Geoff Mitelman: And I’m curious as to what did you find in the paper, what were some of the results that you discovered?
Julian de Freitas: Yeah. So you know, one thing that immediately struck us was that when we looked at people’s descriptions of charitability, they correlate really nicely with Maimonides’ ladder, up until the point where we looked at the difference between a donor who merely shares his or her identity, compared to a donor who both sheds his identity and finds out the identity of the beneficiary.
So on Maimonides’ ladder, and on the predictions that we initially had, we expected that that last level, in which are both identities are known, that that would be sort of seen as the least charitable of all. Because in that situation, the donor can really guarantee that he’ll be reciprocated, because both parties know what’s just happened. And not only that, the donor can definitely receive the reputational benefits, say, if the beneficiary told someone else.
But nonetheless, it was just the last level that didn’t fit the pattern. So what we found was that actually if you just look at what people think, in terms of their motives for reciprocity on the part of the donor, those fit Maimonides’ ladder perfectly. Even for these last two levels, people do think that if you create a situation where both parties know each other’s identity, that you’re probably interested in reciprocity. But what we found is that in addition to that, people not only care about reciprocity, but also a little of what I was telling you about, where they think that a donor who exchanges photos, you know, one who sort of puts himself out there, is also potentially interested in engaging in a long-lasting communal relationship, and also sees himself as a sort of being equal in status to the beneficiary. So we think that these additional sort of considerations might offset the initial sort of negative impression you might get, that the donor is solely interested in reciprocity.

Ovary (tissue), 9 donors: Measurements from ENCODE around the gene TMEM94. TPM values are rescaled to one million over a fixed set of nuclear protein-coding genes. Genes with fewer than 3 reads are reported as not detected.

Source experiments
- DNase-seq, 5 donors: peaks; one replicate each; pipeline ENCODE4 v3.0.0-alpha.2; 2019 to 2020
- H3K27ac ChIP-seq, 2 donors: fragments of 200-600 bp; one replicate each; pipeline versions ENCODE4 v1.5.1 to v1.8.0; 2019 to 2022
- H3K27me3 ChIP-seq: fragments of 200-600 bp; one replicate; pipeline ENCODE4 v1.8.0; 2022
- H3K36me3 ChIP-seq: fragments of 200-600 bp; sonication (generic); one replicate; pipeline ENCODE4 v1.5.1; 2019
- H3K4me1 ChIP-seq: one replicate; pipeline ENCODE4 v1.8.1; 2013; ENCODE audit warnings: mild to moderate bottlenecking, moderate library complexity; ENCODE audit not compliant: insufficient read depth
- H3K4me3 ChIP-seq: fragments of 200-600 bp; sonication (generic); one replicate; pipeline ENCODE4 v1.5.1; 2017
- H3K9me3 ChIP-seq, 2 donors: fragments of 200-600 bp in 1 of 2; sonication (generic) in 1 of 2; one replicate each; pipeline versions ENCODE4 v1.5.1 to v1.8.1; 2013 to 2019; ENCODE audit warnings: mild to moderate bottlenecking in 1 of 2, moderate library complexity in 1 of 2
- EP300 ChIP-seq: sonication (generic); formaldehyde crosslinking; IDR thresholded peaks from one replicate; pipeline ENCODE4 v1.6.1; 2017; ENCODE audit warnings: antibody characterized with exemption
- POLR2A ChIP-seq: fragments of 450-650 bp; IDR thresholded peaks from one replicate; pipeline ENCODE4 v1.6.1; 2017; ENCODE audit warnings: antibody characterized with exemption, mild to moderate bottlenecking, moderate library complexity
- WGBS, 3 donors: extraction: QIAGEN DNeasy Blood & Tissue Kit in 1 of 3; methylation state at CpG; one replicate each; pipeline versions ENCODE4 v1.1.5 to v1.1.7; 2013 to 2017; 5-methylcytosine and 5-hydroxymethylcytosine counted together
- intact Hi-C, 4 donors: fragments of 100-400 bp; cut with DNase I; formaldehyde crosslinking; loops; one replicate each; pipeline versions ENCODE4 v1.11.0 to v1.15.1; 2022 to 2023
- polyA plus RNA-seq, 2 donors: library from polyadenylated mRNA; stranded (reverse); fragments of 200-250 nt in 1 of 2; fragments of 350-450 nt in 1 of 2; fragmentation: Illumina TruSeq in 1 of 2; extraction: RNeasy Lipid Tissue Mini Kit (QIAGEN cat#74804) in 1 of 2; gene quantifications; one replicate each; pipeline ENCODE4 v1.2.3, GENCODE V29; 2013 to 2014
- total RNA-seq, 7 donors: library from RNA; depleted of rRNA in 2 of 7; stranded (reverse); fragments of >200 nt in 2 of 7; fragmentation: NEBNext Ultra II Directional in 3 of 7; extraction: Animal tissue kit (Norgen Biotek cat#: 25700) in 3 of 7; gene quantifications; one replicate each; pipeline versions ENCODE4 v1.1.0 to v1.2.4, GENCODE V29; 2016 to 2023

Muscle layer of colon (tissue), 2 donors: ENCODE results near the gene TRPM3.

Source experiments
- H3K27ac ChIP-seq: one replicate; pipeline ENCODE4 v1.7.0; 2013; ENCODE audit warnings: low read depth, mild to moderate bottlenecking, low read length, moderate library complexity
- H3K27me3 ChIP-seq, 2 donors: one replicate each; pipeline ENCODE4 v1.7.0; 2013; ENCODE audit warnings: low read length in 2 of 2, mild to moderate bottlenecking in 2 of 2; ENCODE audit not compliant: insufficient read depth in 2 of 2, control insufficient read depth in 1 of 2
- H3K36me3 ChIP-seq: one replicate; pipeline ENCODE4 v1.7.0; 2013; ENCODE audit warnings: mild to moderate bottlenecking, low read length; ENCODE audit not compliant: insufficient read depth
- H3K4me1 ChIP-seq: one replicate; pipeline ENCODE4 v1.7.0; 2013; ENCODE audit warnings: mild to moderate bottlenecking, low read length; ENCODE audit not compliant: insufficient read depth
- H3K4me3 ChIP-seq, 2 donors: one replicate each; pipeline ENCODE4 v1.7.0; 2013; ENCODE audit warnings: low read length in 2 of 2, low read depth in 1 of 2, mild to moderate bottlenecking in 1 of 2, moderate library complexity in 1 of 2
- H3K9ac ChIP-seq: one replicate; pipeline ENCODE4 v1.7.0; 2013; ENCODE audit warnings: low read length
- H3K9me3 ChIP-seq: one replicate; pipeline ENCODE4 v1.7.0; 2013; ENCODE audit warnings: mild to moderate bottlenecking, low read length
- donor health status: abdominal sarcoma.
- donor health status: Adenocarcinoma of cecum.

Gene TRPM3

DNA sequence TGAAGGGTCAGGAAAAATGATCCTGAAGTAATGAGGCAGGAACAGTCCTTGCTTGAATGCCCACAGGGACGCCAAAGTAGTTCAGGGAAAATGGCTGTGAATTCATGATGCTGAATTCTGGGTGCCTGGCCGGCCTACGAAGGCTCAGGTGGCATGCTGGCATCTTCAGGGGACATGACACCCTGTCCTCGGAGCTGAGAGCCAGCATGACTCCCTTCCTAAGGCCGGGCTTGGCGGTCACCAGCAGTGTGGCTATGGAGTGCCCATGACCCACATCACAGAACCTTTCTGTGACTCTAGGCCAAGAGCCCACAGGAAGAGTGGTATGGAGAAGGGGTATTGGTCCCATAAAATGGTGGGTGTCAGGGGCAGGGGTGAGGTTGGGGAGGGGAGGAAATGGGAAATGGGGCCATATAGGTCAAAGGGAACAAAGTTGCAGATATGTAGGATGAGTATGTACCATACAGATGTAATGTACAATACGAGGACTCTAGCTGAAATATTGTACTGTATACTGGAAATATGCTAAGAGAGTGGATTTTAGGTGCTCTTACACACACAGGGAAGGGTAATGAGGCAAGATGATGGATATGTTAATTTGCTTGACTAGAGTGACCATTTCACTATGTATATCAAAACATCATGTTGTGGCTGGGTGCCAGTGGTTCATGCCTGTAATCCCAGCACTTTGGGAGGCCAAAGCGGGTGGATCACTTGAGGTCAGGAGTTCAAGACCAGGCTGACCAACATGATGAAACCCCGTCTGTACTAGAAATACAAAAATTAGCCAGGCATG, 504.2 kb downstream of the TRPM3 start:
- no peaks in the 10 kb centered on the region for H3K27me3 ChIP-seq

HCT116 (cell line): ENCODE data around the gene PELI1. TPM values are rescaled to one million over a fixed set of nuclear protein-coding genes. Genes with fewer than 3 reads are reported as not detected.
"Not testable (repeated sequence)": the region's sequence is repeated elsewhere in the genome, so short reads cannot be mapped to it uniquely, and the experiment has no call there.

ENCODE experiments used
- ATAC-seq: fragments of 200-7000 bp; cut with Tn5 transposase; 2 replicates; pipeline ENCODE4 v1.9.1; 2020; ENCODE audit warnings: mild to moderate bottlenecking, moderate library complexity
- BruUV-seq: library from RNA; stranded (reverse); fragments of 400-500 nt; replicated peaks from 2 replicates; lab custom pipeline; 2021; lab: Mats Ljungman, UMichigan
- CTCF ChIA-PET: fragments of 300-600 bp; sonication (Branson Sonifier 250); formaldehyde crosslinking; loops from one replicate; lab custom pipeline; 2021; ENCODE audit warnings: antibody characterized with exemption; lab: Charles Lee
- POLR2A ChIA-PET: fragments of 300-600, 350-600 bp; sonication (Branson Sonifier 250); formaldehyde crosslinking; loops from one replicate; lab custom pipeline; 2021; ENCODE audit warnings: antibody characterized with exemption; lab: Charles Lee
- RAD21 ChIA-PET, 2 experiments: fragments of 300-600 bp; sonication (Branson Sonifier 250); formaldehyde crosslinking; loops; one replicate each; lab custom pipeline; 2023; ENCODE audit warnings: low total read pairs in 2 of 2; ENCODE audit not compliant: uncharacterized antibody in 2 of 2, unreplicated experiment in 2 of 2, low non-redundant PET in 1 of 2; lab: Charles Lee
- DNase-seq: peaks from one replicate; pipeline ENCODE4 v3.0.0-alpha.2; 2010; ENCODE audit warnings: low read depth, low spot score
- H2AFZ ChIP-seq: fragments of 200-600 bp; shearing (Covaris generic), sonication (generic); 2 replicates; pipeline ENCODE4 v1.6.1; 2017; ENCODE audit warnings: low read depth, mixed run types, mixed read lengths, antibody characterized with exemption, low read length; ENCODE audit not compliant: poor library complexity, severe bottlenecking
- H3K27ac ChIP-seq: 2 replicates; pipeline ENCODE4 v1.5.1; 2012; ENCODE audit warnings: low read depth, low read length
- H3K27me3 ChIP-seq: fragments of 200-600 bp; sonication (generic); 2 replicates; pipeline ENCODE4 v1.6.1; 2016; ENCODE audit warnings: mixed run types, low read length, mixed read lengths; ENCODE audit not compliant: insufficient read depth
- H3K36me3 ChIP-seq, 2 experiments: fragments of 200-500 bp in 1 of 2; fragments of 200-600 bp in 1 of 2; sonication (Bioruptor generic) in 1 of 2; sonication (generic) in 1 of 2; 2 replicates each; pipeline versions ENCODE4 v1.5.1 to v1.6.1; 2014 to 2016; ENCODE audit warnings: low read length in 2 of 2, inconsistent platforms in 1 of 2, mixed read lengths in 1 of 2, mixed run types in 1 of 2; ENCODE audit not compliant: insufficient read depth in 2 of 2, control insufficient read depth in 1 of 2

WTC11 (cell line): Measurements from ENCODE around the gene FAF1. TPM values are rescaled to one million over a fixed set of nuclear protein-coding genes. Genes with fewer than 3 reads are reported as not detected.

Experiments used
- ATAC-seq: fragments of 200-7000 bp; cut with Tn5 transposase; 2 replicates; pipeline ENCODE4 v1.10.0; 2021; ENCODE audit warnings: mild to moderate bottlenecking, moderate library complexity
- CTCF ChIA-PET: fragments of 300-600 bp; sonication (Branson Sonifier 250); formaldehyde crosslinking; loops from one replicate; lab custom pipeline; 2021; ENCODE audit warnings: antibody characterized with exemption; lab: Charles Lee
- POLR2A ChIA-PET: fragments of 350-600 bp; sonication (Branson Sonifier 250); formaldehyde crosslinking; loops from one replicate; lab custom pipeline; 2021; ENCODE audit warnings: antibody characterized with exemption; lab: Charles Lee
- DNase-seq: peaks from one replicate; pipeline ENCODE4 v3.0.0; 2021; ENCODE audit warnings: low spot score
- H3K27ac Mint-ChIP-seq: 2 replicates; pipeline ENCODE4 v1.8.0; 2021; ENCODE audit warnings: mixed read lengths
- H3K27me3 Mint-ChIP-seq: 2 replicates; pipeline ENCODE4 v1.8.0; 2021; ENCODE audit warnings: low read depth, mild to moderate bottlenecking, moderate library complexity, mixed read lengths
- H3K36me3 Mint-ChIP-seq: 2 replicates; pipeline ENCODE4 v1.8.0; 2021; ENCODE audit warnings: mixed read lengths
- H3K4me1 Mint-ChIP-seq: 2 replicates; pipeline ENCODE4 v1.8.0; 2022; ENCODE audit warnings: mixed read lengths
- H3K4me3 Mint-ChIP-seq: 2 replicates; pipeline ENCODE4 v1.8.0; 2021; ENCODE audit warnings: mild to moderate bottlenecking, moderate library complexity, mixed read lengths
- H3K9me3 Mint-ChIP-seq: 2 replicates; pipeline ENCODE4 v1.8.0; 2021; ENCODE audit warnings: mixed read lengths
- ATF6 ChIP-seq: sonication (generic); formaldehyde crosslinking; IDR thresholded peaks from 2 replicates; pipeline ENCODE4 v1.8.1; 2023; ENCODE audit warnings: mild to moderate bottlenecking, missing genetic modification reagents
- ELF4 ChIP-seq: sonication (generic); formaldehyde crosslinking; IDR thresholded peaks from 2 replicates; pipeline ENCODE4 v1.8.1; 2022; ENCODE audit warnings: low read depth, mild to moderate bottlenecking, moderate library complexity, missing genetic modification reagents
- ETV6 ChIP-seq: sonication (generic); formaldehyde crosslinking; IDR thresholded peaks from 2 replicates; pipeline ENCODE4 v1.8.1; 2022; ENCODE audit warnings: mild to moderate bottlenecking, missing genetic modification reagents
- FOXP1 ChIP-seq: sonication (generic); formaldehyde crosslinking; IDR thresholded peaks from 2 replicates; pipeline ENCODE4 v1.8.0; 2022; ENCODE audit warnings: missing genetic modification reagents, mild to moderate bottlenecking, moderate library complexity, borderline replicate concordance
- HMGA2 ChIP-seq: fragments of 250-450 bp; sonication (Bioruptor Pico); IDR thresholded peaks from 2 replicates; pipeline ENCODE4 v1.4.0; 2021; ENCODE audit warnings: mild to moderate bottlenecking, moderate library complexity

Geoff Mitelman: It sounds like there are so many different mental states that are going on here, so it’s not just the “I’m giving,” but it’s “I’m giving so that I can increase my reputation” and “I’m giving so that I can be anonymous, and then I can give anonymously so that I can receive the knowledge there,” like what happened with Ted Danson and Larry David, and “do I view myself as more charitable because I am anonymous,” versus “how do I view other donors there.” And so much of our – I know that there’s a lot of research that suggests that one reason that our brains are so big is trying to keep track of all the different social relationships, and mutual benefits, and who’s cheating. And the reputational elements actually, looking at Maimonides’ ladder, helps illuminate how complicated this question is.
Julian de Freitas: Definitely, yes. So we think what you just said, about keeping track of whether people are cheating, or even as Robert Trivers called it, “subtly cheating” – so the idea that, you know, they reciprocate the bare minimum that they need to in order to sort of keep the relationship going – we think that this might provide a sort of explanation for why people are even sensitive to these different kinds of giving in the first place, which is that, you know, people seem to be really wired to find good cooperative partners. And when you think about it, you can see how this way of thinking, which falls out of evolutionary psychology, fits really well with the order of Maimonides’ Ladder.
So if someone gave anonymously, then by definition, they’re sort of removing the possibility that they could get anything from others in return. And so, you know, if you find out about such a person, you should expect that they would make for a really good cooperative partner, because you know, presumably they will do their part, not only because they’re selfishly motivated, it’s because they’re sort of genuinely altruistic. And if you apply the same reasoning to the other levels, then you sort of reach similar conclusions.